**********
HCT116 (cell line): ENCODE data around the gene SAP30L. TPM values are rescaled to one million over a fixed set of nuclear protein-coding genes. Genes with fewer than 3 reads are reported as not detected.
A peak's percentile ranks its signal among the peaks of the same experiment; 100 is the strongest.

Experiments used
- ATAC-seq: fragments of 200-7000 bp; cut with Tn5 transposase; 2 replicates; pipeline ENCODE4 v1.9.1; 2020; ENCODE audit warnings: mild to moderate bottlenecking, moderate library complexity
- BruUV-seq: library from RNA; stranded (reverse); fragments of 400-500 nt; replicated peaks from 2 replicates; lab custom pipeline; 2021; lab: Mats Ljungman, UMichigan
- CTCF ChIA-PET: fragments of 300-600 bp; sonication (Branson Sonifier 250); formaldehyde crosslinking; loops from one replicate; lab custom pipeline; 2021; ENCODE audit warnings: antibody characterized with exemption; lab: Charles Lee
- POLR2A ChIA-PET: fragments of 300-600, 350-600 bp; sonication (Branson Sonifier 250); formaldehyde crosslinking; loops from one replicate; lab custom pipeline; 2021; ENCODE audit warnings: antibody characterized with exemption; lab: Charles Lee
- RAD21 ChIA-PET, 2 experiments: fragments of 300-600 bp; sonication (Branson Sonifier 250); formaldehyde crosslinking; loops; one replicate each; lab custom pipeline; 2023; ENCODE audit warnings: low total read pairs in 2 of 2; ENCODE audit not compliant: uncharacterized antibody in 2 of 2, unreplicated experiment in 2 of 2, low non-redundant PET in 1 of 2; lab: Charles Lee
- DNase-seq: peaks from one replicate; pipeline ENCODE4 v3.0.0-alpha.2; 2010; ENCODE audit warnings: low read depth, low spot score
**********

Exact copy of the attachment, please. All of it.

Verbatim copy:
HCT116 (cell line): ENCODE data around the gene SAP30L. TPM values are rescaled to one million over a fixed set of nuclear protein-coding genes. Genes with fewer than 3 reads are reported as not detected.
A peak's percentile ranks its signal among the peaks of the same experiment; 100 is the strongest.

Experiments used
- ATAC-seq: fragments of 200-7000 bp; cut with Tn5 transposase; 2 replicates; pipeline ENCODE4 v1.9.1; 2020; ENCODE audit warnings: mild to moderate bottlenecking, moderate library complexity
- BruUV-seq: library from RNA; stranded (reverse); fragments of 400-500 nt; replicated peaks from 2 replicates; lab custom pipeline; 2021; lab: Mats Ljungman, UMichigan
- CTCF ChIA-PET: fragments of 300-600 bp; sonication (Branson Sonifier 250); formaldehyde crosslinking; loops from one replicate; lab custom pipeline; 2021; ENCODE audit warnings: antibody characterized with exemption; lab: Charles Lee
- POLR2A ChIA-PET: fragments of 300-600, 350-600 bp; sonication (Branson Sonifier 250); formaldehyde crosslinking; loops from one replicate; lab custom pipeline; 2021; ENCODE audit warnings: antibody characterized with exemption; lab: Charles Lee
- RAD21 ChIA-PET, 2 experiments: fragments of 300-600 bp; sonication (Branson Sonifier 250); formaldehyde crosslinking; loops; one replicate each; lab custom pipeline; 2023; ENCODE audit warnings: low total read pairs in 2 of 2; ENCODE audit not compliant: uncharacterized antibody in 2 of 2, unreplicated experiment in 2 of 2, low non-redundant PET in 1 of 2; lab: Charles Lee
- DNase-seq: peaks from one replicate; pipeline ENCODE4 v3.0.0-alpha.2; 2010; ENCODE audit warnings: low read depth, low spot score